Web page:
HUDSON—Ambitious elementary school programs highlighted the Hudson City School District Board of Education meeting October 19.
The meeting began with a curriculum workshop presenting the Montgomery C. Smith Elementary School (MCS). Programs highlighted included math, ELA, STEAM, and conduct.
For math, the emphasis is on aligning the curriculum, so that all students entering one grade will have received the same math instruction in the previous grade, regardless of teacher. Math Coach Diana Kipp, 2nd grade teachers Diane Sheedy and Michele Zlomeck, and 1st grade teacher Lori Below spoke of the need for consistent math vocabulary, strategy, pacing, and tools. A math committee, established in June this year, meets regularly.
For elementary reading, English, and other Language Arts (ELA), this year the district started using the Core Knowledge Language Arts program. ELA Coach Lisa Dolan and 1st grade teacher Melissa Brown called the program “very big and very new” for the school but the district has “hit the ground running” with it and is seeing engagement with the kids as children catch up in age-appropriate skills after the educational interruptions of the past year and a half.
One adaptation to the new normal is having children who are learning to read watch videotapes of someone pronouncing letter sounds. With in-person learning, the teacher’s lips are behind a mask.
In kindergarten through second grade, the teachers said, every day has two hours of the Core Learning program: 60 minutes each of “skills” and “knowledge.”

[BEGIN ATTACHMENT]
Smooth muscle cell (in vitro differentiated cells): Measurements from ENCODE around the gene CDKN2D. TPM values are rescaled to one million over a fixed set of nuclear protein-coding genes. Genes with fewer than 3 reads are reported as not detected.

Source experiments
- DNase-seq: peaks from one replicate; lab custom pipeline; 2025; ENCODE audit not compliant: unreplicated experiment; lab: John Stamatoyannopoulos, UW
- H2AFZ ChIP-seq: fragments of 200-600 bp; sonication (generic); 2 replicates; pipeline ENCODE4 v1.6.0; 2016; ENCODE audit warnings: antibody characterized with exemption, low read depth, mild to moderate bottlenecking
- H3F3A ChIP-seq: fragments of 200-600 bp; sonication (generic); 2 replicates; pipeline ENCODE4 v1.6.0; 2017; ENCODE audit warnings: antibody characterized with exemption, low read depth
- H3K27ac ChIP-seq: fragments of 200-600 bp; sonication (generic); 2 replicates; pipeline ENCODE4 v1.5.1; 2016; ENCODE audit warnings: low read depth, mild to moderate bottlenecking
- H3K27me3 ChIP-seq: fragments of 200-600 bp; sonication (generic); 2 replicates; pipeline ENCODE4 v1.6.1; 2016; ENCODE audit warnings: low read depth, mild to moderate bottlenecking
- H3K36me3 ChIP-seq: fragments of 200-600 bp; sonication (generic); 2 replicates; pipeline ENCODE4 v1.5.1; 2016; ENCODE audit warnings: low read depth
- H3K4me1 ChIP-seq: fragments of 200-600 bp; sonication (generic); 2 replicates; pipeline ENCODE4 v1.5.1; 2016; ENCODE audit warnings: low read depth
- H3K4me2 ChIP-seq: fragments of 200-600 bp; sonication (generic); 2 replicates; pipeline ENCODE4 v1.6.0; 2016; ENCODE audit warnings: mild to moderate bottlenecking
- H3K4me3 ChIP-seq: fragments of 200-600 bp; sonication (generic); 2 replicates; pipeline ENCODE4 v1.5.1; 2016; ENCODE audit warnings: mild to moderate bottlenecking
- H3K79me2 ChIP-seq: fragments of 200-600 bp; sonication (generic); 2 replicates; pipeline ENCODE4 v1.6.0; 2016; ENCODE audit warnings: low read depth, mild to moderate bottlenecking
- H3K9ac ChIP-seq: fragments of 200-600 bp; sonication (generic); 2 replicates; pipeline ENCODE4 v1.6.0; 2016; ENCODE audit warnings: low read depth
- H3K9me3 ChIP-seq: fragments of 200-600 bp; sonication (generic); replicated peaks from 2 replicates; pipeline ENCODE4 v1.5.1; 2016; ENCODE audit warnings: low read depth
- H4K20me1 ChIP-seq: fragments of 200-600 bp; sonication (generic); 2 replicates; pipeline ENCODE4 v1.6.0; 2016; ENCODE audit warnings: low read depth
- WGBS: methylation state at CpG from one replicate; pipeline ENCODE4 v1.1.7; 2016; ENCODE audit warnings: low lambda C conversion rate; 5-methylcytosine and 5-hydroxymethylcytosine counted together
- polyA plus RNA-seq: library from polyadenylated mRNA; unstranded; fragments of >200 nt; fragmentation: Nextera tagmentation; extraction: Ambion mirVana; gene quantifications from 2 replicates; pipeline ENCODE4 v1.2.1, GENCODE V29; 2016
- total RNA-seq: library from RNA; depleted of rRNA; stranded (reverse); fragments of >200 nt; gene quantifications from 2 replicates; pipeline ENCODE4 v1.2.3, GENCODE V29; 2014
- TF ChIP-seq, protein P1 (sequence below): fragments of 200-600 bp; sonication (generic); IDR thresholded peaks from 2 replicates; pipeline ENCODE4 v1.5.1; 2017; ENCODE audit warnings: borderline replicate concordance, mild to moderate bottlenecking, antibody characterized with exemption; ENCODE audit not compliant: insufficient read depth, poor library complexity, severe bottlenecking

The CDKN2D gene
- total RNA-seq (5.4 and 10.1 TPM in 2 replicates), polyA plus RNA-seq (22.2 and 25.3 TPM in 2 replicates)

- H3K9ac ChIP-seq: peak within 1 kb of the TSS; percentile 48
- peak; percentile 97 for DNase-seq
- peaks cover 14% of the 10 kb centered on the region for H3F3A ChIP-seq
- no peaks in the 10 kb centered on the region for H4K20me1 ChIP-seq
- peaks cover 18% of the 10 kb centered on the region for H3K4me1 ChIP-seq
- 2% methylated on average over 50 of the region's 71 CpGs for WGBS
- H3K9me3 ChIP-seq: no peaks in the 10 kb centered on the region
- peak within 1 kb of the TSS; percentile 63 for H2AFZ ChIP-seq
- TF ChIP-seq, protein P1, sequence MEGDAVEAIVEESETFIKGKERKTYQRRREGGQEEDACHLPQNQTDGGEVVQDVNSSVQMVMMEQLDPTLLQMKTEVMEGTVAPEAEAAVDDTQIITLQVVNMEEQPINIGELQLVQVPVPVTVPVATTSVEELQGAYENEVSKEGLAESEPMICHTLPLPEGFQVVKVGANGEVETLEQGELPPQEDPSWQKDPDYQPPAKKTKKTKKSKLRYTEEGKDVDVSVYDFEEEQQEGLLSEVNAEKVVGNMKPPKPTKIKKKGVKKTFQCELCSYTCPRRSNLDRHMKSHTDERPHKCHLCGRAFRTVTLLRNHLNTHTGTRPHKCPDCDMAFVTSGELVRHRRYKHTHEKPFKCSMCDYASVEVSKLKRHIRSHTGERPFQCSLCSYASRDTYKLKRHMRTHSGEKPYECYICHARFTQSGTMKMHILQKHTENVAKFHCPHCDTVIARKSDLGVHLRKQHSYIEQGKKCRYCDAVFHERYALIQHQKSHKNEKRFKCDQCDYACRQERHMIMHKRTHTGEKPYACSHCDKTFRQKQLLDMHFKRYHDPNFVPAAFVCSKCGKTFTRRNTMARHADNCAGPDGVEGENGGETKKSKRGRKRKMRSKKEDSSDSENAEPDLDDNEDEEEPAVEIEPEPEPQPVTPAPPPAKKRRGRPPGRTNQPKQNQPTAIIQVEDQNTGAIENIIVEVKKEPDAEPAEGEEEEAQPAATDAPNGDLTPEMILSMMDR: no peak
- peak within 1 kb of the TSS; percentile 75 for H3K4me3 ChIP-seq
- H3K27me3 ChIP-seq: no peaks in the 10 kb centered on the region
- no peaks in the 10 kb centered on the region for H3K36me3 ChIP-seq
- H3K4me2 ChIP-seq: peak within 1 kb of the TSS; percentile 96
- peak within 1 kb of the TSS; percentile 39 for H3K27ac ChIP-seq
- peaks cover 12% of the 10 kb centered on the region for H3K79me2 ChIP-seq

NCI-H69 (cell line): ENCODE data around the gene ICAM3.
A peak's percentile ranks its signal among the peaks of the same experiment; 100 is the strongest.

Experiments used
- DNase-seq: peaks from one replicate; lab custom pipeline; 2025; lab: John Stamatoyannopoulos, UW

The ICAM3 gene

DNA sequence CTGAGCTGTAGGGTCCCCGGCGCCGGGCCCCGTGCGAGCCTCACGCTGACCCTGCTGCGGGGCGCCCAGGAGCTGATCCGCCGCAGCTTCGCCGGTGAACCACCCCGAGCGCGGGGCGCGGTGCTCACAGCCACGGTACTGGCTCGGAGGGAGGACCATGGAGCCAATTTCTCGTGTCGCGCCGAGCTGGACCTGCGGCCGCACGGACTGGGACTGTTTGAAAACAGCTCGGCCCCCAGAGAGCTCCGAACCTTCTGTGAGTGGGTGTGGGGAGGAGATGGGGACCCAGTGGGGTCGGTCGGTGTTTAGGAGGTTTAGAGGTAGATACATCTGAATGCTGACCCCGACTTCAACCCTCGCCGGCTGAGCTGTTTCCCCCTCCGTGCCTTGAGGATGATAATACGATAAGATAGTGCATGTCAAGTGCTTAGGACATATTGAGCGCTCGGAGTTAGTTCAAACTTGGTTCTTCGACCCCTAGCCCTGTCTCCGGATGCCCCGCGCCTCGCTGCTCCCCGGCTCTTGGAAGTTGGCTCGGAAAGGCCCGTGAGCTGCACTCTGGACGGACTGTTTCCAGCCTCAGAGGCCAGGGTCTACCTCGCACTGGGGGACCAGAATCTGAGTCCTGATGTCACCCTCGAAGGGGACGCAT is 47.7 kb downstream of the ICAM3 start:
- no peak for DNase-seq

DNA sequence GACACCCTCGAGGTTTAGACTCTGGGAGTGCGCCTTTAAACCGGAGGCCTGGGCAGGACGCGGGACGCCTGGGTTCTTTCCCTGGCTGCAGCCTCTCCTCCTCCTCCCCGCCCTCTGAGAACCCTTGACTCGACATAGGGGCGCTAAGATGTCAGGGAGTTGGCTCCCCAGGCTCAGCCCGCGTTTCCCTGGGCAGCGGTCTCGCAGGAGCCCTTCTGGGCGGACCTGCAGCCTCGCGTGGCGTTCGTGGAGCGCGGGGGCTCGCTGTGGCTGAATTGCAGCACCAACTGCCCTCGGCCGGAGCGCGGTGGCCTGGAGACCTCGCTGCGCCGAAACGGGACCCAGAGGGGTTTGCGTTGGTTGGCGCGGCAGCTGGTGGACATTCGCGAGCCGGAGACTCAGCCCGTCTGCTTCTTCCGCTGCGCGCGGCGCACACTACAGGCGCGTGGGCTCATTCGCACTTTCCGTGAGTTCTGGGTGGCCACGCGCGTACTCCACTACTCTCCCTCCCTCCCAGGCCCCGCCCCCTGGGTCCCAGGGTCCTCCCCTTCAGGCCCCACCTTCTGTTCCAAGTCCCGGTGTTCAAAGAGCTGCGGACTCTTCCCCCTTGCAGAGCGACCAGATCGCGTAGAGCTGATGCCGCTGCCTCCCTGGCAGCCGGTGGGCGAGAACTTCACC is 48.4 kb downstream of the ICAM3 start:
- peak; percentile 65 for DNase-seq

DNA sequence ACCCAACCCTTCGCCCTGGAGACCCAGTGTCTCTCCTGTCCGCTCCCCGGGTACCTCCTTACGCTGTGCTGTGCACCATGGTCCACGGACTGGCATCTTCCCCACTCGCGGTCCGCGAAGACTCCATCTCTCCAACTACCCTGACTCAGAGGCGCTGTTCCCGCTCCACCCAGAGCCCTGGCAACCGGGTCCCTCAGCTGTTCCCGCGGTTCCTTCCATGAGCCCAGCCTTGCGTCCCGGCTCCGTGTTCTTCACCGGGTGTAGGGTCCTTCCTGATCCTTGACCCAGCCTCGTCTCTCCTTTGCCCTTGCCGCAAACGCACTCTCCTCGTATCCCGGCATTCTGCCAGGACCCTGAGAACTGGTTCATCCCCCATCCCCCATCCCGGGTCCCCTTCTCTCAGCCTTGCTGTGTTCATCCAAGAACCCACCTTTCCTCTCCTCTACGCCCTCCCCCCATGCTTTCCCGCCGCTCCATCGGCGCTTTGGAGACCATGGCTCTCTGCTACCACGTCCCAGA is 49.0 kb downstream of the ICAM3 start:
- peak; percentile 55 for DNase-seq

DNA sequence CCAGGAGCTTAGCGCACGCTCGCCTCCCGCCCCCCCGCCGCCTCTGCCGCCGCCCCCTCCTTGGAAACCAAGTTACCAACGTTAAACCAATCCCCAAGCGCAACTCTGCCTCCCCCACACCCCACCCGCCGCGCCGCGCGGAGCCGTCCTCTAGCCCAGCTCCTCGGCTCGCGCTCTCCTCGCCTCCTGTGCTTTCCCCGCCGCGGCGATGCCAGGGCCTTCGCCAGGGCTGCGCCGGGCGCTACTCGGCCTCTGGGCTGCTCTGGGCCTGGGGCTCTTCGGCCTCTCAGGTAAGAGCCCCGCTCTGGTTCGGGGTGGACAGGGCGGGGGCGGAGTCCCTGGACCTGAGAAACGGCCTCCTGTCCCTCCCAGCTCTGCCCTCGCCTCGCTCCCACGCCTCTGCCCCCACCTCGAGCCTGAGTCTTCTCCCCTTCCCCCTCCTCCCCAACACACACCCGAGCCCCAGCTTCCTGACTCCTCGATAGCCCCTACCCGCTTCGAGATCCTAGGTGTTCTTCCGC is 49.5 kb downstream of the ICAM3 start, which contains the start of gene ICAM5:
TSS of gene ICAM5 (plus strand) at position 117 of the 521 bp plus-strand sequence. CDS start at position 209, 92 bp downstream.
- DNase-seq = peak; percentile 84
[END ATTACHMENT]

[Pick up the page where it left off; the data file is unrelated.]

‘The pressures are real.’
Principal Mark Brenneman
Montgomery C. Smith Elementary School
The skills are based on the science of reading. The knowledge portions includes science and social studies. Its reading material could be too advanced for the grade level, so the teachers read these lessons to build vocabulary. There are also opportunities for activities.
For STEAM (Science Technology Engineering Art Math), teacher Samantha Mort presented an overview of topics covered. These include leaf-collecting, leaf art, raising trout from eggs, envisioning a mission to Mars, three-dimensional printing, and gardening. The students wanted to make pickles and learned that meant growing cucumbers, Ms. Mort recalled. They also grew pumpkins, some of which they pollinated by hand, and radishes. Kindergarten through fourth grade students have STEAM once a week, Ms. Mort said. Older grade STEAM classes put more emphasis on computers and coding.
MCS Associate Principals Ian MacCormack and Dr. Trinidad Hernandez spoke about how their school has been divided into houses, each with the Latin name of a desirable character trait. The houses compete against each other and win points for good conduct and actions. Posters around the school tell how to act responsibly, respectfully, and safely.
Elementary school Principal Mark Brenneman thanked the teachers, saying,” “The pressures are real.” He said many students have not been in school for a long time. He also thanked the school board.
Also at the meeting:
• The board confirmed the immediate appointment of Shawn Briscoe as district athletic director He replaces Derek Reardon. Mr. Reardon will remain principal of Hudson Junior High, and Mr. Briscoe will remain dean of students at the junior high
• The Board discussed possibilities for a Children’s Book Festival in 2022. District Superintendent Dr. Maria Suttmeier noted the difficulty in planning an event when one does not know whether it will be allowed to happen.
• Dr. Suttmeier said the district needs more Covid-19 test kits
• Business Administrator Jesse Boehme reported that one intended use of federal funding he has applied for will be hiring a diversity, equity, and inclusion manager. In addition, Dr. Suttmeier raised the possibility of a mental health professional coming to the schools once a week.
The next meeting of the Hudson City School District Board of Education will take place Tuesday, November 2, at 6:00 pm, at Hudson High School.